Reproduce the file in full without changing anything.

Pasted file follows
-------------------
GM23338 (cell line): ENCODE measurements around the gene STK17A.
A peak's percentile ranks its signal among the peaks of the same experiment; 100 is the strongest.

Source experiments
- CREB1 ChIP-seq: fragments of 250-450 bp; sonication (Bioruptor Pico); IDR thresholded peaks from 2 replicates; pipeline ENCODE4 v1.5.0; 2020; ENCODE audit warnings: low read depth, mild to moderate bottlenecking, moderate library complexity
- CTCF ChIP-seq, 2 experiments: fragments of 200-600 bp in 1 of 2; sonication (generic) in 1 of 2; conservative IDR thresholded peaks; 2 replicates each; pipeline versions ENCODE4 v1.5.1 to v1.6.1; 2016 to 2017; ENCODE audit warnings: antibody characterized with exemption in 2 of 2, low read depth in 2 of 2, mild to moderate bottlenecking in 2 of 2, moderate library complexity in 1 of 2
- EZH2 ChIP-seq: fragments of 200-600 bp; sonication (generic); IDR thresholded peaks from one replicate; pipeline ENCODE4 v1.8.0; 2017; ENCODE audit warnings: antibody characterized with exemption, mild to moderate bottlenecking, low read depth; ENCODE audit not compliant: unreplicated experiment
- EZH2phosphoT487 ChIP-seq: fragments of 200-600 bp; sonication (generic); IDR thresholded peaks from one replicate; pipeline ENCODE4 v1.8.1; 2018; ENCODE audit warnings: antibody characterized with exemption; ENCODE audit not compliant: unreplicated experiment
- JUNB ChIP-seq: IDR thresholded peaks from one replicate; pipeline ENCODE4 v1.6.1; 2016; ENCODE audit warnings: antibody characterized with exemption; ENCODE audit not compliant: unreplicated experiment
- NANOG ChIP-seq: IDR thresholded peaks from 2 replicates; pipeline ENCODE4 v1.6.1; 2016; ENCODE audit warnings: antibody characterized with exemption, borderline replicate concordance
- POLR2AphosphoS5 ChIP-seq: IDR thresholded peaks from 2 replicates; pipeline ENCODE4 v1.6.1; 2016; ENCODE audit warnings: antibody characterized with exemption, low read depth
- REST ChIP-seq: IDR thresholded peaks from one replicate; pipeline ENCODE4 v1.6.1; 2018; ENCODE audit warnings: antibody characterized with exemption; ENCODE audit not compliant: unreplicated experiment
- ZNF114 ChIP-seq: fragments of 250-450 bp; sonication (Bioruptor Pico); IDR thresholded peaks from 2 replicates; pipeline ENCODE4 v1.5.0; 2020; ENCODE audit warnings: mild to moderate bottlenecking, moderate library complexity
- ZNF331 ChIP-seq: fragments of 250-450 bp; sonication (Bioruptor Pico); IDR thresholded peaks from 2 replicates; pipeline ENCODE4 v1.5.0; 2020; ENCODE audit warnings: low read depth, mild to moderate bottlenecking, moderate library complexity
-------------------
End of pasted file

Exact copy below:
GM23338 (cell line): ENCODE measurements around the gene STK17A.
A peak's percentile ranks its signal among the peaks of the same experiment; 100 is the strongest.

Source experiments
- CREB1 ChIP-seq: fragments of 250-450 bp; sonication (Bioruptor Pico); IDR thresholded peaks from 2 replicates; pipeline ENCODE4 v1.5.0; 2020; ENCODE audit warnings: low read depth, mild to moderate bottlenecking, moderate library complexity
- CTCF ChIP-seq, 2 experiments: fragments of 200-600 bp in 1 of 2; sonication (generic) in 1 of 2; conservative IDR thresholded peaks; 2 replicates each; pipeline versions ENCODE4 v1.5.1 to v1.6.1; 2016 to 2017; ENCODE audit warnings: antibody characterized with exemption in 2 of 2, low read depth in 2 of 2, mild to moderate bottlenecking in 2 of 2, moderate library complexity in 1 of 2
- EZH2 ChIP-seq: fragments of 200-600 bp; sonication (generic); IDR thresholded peaks from one replicate; pipeline ENCODE4 v1.8.0; 2017; ENCODE audit warnings: antibody characterized with exemption, mild to moderate bottlenecking, low read depth; ENCODE audit not compliant: unreplicated experiment
- EZH2phosphoT487 ChIP-seq: fragments of 200-600 bp; sonication (generic); IDR thresholded peaks from one replicate; pipeline ENCODE4 v1.8.1; 2018; ENCODE audit warnings: antibody characterized with exemption; ENCODE audit not compliant: unreplicated experiment
- JUNB ChIP-seq: IDR thresholded peaks from one replicate; pipeline ENCODE4 v1.6.1; 2016; ENCODE audit warnings: antibody characterized with exemption; ENCODE audit not compliant: unreplicated experiment
- NANOG ChIP-seq: IDR thresholded peaks from 2 replicates; pipeline ENCODE4 v1.6.1; 2016; ENCODE audit warnings: antibody characterized with exemption, borderline replicate concordance
- POLR2AphosphoS5 ChIP-seq: IDR thresholded peaks from 2 replicates; pipeline ENCODE4 v1.6.1; 2016; ENCODE audit warnings: antibody characterized with exemption, low read depth
- REST ChIP-seq: IDR thresholded peaks from one replicate; pipeline ENCODE4 v1.6.1; 2018; ENCODE audit warnings: antibody characterized with exemption; ENCODE audit not compliant: unreplicated experiment
- ZNF114 ChIP-seq: fragments of 250-450 bp; sonication (Bioruptor Pico); IDR thresholded peaks from 2 replicates; pipeline ENCODE4 v1.5.0; 2020; ENCODE audit warnings: mild to moderate bottlenecking, moderate library complexity
- ZNF331 ChIP-seq: fragments of 250-450 bp; sonication (Bioruptor Pico); IDR thresholded peaks from 2 replicates; pipeline ENCODE4 v1.5.0; 2020; ENCODE audit warnings: low read depth, mild to moderate bottlenecking, moderate library complexity